Page 35 - Healthcare News Senior Planning Guide 2022
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Listen for Clues in Conversations
Many parents will state they do not want to burden their busy adult children with a request for help. We often hear older adults describe feeling foolish for not being able to keep up with their home cleaning, medications, shopping, or repairs. Those subtle clues in your conversations may indicate the need for more in-home support.
Having the Talk
Finally, how do you convince your aging parent that they need help and that you, their family caregiver, cannot do it alone? I often say it’s all in ‘how your wrap the gift’ — in this case, the gift of help and support you want to offer your parents.
Begin with considering when the best time to talk
is. Everyone involved in the conversation should be rested, limit other distractions, and not be time- constrained. Ask open-ended questions for a two-way conversation with your parent’s input. Frame your questions in a non-threatening manner. For example, ‘Dad, is it sometimes hard to do the laundry with the washer in the basement?’ Or, ‘Mom, you seem to have a lot of unopened mail. Can I help open them for you to read?’
Be patient. You may have to rewrap the gift a few times. n
Brenda Labbe is Outreach director at Greater Springfield Senior Services Inc. For more than 50 years, GSSSI has shared local resources for advice, support, and care. Call weekdays 8 a.m. to 5 p.m., to speak with a community resource specialist.
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The Importance of Awareness
In 2022, the Alzheimer’s Assoc. reported there were 55 million people worldwide living with Alzheimer’s and other dementias. According to these statistics, not only are 6 million Americans living with Alzheimer’s, but this number is projected to rise to nearly 13 million by 2050.
While Alzheimer’s disease is only one form of dementia, there are many variations of cognitive decline that fall under the dementia umbrella. Dementia is a broad term used to describe a loss of memory, intellect, rationality, social skills, and physical functioning. The NIA indicates that there are many types of dementia, including Alzheimer’s disease, vascular dementia, frontotemporal dementia, Lewy body disease, and others. Though dementia can happen to anybody, it is more common after age 65.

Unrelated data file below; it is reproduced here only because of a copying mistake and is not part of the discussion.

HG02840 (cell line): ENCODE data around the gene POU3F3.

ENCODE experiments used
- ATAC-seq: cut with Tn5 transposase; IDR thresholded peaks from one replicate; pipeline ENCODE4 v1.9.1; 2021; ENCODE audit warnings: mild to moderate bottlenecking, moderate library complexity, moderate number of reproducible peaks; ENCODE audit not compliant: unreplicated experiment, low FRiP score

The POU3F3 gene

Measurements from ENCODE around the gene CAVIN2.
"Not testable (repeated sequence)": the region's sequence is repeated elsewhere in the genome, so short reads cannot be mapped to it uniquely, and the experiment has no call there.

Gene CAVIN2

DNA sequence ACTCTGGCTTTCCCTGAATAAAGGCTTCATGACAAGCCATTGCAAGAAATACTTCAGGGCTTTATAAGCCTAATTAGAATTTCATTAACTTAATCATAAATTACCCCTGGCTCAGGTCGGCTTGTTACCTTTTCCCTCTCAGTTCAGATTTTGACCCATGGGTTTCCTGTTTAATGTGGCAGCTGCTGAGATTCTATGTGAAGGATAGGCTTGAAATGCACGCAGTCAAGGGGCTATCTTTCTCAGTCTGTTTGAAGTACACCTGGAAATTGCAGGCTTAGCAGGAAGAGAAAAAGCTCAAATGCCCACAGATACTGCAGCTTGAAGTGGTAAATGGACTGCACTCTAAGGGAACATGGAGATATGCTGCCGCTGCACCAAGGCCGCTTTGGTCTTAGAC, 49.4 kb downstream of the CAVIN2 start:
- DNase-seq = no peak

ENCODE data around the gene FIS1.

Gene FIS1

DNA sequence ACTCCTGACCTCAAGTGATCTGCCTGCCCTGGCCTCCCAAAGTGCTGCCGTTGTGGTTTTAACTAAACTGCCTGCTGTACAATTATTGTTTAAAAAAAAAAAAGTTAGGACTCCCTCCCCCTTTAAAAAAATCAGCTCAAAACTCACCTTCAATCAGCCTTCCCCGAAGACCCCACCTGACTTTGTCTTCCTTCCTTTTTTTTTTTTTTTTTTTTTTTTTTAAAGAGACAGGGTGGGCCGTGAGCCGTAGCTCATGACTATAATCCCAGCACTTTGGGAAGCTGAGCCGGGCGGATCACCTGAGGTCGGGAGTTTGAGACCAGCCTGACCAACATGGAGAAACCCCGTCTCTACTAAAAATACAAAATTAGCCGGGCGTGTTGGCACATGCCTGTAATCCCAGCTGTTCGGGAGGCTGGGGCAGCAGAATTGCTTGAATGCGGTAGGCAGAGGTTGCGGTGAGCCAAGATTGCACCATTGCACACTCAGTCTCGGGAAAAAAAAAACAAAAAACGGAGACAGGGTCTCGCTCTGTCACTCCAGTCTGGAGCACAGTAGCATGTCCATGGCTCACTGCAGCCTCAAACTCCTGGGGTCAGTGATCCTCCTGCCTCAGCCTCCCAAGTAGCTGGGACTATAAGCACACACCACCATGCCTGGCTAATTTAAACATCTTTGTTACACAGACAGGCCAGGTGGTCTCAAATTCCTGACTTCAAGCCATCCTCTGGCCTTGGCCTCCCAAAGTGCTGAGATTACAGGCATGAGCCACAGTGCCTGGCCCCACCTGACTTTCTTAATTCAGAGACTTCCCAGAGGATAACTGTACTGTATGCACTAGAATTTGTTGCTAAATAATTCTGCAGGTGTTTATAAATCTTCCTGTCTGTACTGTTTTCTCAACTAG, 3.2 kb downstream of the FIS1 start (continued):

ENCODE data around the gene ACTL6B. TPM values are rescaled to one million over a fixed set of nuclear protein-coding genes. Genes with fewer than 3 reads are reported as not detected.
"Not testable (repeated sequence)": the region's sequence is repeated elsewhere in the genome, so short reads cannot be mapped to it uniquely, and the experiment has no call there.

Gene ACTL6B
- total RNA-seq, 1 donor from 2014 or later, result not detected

The Alzheimer’s Assoc. indicates that fewer than 20% of Americans are familiar with an early stage of Alzheimer’s called mild cognitive impairment (MCI), though almost one-third of people with MCI develop dementia within five years of their diagnosis. As a precursor to dementia, MCI is characterized by subtle changes in thinking and memory. Though MCI does not affect an individual’s ability to perform everyday activities of independent living, it can generally be seen by the person affected, as well as by family and friends.
Our Campus of Care
When faced with the reality of dementia, it can be daunting to figure out what to do next. After receiving a positive diagnosis, family and loved ones may fear they are incapable of handling the care their loved one needs by themselves. That’s why memory-care
communities like East Longmeadow Memory Care Assisted Living offer resident-focused care for those living with Alzheimer’s and other forms of memory loss and dementia — to help them experience the highest possible quality of life and discover new possibilities.
Even if an official dementia diagnosis has not been made, you may find your loved one could use the supportive care offered by an assisted-living setting. By joining a memory-care assisted-living community, individuals can rest assured that not only will their needs be taken care of, but the supportive setting can help stave off dementia symptoms and reduce risk
of disease progression. According to the Alzheimer’s Assoc., evidence shows that physical activity, eating healthy, staying mentally and socially active, and taking control of your health are all necessary factors in reducing your risk of dementia symptoms. The ability to address each of these needs can be found in the memory-care assisted-living setting, where support
is available for individuals in every stage of aging and cognitive health.
For more information or to schedule a personalized visit, call (413) 525-6363 or visit www. n
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       DAD IS
“While Alzheimer’s disease is only one form of dementia, there are many variations
of cognitive decline that fall under the dementia umbrella.”
New problems with words or speaking is a warning sign of Alzheimer’s. Learn more at
24/7 Helpline 800.272.3900

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